This website will help ensure job seekers' resumes pinpoint the highlights of their education and work experience while keeping the format clean and easy to read
La Jolla, CA (PRWEB) October 14, 2007
The developers of the "Who Are You Anyway" or WAYA™ job skills test recently launched downloadable free resume templates online at whoareyouanyway.com/resumes.php. The service not only provides users with three different resume formats, but it can also place their information in the resume format of their choosing. There are three styles to choose from on the site: straightforward, aggressive and eye-catching.
Once on the website, users simply complete a form that includes information about their education, past work history and experience, choose their preferred format and click submit. The website then develops the resume from the information they provided. Once the resume is complete, users can print and download the resume for future use.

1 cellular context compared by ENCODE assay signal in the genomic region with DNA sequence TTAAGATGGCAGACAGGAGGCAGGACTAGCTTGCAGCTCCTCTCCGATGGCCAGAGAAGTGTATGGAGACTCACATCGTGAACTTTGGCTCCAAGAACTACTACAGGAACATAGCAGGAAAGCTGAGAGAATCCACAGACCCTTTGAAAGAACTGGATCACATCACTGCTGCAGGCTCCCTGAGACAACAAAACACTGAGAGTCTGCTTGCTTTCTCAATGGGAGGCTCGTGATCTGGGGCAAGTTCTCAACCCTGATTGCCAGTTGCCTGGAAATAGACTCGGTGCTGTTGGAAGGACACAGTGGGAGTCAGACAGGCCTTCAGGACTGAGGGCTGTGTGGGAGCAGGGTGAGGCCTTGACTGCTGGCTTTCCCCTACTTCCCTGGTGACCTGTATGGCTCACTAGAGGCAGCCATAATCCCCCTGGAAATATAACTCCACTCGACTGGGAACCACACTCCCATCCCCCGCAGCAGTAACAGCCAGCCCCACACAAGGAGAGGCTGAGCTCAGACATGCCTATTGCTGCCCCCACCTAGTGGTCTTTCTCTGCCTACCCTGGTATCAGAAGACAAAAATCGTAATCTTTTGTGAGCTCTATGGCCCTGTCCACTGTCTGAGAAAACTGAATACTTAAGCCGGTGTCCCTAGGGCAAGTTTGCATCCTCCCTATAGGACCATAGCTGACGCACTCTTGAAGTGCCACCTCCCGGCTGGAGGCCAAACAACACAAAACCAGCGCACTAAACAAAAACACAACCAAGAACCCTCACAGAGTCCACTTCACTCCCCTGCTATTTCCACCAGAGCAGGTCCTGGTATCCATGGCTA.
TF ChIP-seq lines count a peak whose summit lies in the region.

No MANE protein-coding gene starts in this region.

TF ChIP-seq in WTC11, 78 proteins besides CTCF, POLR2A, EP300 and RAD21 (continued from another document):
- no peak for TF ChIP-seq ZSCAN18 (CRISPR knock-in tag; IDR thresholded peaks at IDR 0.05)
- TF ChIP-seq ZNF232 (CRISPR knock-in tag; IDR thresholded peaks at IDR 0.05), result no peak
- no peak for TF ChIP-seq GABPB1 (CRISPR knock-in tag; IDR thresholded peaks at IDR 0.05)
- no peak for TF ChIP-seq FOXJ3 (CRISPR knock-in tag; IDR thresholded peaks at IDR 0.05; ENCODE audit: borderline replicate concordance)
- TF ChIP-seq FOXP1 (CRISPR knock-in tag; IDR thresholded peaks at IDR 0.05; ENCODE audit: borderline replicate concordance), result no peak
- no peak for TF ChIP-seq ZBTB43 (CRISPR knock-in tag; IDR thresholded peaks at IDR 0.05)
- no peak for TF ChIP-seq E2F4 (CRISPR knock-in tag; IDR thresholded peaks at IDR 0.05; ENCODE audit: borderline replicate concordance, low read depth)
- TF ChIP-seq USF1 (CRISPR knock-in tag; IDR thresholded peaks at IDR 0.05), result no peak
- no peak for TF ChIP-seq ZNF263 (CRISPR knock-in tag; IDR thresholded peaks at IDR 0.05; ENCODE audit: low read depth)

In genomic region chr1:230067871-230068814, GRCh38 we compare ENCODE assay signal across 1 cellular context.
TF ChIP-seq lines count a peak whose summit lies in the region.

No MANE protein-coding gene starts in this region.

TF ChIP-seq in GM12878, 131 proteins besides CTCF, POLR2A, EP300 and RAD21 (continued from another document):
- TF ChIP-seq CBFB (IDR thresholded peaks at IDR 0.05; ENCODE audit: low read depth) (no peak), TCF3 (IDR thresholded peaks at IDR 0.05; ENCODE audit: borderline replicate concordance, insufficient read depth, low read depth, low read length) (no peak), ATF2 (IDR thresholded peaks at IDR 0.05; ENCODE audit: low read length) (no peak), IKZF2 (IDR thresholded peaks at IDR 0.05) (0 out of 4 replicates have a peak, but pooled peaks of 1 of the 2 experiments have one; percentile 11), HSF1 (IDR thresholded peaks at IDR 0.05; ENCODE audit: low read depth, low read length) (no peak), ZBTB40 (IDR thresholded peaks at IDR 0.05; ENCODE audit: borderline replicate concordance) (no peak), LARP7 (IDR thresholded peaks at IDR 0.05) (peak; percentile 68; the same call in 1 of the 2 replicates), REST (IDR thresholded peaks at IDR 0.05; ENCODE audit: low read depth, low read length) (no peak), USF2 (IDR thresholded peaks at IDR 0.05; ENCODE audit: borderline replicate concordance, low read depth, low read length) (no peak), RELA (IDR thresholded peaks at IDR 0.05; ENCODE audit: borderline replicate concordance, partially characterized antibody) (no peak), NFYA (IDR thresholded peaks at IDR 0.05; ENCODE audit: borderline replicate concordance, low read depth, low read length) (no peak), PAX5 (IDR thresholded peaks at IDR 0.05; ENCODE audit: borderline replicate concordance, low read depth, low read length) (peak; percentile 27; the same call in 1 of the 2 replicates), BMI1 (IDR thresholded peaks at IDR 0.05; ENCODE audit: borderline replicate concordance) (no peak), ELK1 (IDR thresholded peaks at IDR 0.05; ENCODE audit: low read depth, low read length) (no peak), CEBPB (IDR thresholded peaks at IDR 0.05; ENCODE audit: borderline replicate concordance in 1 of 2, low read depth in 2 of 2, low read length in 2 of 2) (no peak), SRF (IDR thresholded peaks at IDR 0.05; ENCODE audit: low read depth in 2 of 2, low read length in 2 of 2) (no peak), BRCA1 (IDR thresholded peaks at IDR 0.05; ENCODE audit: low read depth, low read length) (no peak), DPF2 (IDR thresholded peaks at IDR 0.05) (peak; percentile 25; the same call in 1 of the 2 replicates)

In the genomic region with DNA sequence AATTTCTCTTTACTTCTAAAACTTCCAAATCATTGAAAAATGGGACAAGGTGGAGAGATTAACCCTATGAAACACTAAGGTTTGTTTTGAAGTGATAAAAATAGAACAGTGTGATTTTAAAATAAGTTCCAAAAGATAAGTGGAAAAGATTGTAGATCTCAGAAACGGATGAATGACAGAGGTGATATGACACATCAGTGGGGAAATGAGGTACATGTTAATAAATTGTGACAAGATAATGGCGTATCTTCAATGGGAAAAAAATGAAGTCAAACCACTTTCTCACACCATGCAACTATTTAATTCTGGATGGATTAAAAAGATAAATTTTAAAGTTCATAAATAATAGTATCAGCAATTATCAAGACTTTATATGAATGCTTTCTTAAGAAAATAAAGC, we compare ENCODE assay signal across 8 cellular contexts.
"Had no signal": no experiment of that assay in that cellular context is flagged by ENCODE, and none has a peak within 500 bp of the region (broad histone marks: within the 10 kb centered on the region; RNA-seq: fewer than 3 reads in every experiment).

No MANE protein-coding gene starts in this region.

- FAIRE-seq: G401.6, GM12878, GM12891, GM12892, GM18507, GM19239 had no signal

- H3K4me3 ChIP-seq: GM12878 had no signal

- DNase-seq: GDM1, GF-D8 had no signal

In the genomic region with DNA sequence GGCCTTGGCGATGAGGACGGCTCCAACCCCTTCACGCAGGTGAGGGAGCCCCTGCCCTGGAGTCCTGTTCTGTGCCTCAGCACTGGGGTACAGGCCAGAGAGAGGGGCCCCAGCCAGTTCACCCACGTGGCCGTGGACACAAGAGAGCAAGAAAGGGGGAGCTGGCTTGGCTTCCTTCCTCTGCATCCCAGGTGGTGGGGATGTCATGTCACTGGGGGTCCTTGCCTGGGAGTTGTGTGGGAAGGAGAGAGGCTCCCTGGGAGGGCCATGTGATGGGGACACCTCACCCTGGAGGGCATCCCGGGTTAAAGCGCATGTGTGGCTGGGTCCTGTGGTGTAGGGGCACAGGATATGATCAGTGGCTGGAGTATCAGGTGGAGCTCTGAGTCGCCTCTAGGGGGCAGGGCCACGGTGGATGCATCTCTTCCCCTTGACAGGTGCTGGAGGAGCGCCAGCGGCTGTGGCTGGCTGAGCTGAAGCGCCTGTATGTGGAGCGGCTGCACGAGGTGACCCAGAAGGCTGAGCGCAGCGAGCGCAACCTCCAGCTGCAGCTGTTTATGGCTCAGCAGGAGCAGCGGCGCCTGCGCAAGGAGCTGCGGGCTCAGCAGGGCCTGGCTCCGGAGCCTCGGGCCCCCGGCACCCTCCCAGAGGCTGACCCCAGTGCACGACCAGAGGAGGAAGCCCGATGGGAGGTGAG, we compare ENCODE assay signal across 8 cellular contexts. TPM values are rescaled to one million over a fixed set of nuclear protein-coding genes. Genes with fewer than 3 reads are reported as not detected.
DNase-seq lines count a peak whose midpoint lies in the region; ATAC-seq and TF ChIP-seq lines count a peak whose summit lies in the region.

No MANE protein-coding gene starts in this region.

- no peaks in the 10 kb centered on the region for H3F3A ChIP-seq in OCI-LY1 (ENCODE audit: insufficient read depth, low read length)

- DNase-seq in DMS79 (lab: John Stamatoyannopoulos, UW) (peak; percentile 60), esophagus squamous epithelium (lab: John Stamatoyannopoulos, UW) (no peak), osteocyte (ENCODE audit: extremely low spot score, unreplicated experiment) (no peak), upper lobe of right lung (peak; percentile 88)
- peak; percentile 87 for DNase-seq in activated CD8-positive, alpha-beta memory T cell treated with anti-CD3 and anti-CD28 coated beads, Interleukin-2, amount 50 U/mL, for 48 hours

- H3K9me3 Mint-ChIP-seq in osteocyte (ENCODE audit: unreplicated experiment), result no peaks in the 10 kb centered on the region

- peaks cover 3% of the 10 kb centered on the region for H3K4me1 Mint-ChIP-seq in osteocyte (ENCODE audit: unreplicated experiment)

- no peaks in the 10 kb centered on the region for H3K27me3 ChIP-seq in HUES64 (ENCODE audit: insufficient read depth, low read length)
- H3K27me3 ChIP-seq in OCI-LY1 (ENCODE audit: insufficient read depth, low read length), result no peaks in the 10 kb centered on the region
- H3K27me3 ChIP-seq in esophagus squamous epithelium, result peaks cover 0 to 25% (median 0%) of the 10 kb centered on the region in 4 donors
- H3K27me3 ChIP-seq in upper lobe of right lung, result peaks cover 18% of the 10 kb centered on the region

"Oftentimes the best candidates are overlooked because their resume ends up in the trash," says Gary Sutton, developer of the WAYA job skills test and free resume templates. "This website will help ensure job seekers' resumes pinpoint the highlights of their education and work experience while keeping the format clean and easy to read," he adds.
While on the resume templates website, users can also access the WAYA™ job skills test that can help them discover their unique job skills, find the right career, and find out how to find their first job fast.
About the Free Resume Templates and WAYA™ Job Skills Test
Gary Sutton developed the WAYA job skills test and free resume templates in an effort to help college seniors and recent graduates as they search for their first job. The WAYA job skills test is designed for college seniors, and it measures 20 different job traits and attitudes using 133 questions. The resulting profile shows a student where they differ significantly from other seniors. Many other job skills tests force every trait into black and white extremes and label users as "dominate," "articulate" or "shy," etc., on a number of traits. However, most people fall into the average bell-shaped curve for most traits, which makes the results less important. The WAYA test is different because it uncovers extreme traits where a student differs from 95% of other college seniors, which has direct relevance to career choices. The results are anonymously added to the data pool, and the norms are adjusted each month.